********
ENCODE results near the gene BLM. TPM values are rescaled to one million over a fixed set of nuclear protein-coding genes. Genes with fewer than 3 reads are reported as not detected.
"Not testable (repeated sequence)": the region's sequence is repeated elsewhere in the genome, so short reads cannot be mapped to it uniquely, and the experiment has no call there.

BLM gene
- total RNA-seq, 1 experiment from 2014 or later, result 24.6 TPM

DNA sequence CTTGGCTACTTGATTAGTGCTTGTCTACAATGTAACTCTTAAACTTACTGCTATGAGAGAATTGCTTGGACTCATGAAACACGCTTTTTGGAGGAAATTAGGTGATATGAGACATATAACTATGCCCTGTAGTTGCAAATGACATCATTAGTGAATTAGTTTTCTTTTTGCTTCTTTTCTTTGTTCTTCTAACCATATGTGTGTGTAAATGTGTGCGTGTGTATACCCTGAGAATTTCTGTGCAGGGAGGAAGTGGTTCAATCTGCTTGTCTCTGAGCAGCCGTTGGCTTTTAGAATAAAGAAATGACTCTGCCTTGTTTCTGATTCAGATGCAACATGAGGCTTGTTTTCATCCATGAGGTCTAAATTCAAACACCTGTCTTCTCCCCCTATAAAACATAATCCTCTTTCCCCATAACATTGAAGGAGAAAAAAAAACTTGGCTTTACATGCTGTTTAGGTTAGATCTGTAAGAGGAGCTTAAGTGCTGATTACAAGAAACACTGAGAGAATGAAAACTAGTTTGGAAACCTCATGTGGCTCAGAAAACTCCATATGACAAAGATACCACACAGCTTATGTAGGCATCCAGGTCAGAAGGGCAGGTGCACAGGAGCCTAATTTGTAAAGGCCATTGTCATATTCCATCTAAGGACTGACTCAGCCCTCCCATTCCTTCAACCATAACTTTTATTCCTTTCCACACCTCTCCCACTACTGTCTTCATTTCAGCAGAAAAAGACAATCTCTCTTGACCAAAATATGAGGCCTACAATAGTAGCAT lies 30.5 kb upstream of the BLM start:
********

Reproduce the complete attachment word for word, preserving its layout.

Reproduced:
ENCODE results near the gene BLM. TPM values are rescaled to one million over a fixed set of nuclear protein-coding genes. Genes with fewer than 3 reads are reported as not detected.
"Not testable (repeated sequence)": the region's sequence is repeated elsewhere in the genome, so short reads cannot be mapped to it uniquely, and the experiment has no call there.

BLM gene
- total RNA-seq, 1 experiment from 2014 or later, result 24.6 TPM

DNA sequence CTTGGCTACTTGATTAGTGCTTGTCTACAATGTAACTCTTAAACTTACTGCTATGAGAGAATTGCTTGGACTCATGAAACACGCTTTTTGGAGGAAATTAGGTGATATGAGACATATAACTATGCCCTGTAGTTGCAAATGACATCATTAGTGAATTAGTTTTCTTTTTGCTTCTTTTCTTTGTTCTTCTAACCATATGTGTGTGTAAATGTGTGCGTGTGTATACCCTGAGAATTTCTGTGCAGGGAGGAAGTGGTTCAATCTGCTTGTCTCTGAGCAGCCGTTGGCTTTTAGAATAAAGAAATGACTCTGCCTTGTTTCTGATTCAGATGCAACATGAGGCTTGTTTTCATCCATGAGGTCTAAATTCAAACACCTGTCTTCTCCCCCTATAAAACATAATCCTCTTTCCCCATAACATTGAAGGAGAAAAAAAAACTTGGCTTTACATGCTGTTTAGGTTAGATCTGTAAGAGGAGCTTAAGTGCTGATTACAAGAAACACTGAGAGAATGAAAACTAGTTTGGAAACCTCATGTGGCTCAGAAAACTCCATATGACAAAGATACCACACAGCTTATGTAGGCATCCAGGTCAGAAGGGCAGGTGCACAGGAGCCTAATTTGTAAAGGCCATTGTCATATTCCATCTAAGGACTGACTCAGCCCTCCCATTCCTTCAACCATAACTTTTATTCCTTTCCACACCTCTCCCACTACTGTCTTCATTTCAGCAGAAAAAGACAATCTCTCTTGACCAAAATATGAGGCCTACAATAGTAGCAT lies 30.5 kb upstream of the BLM start: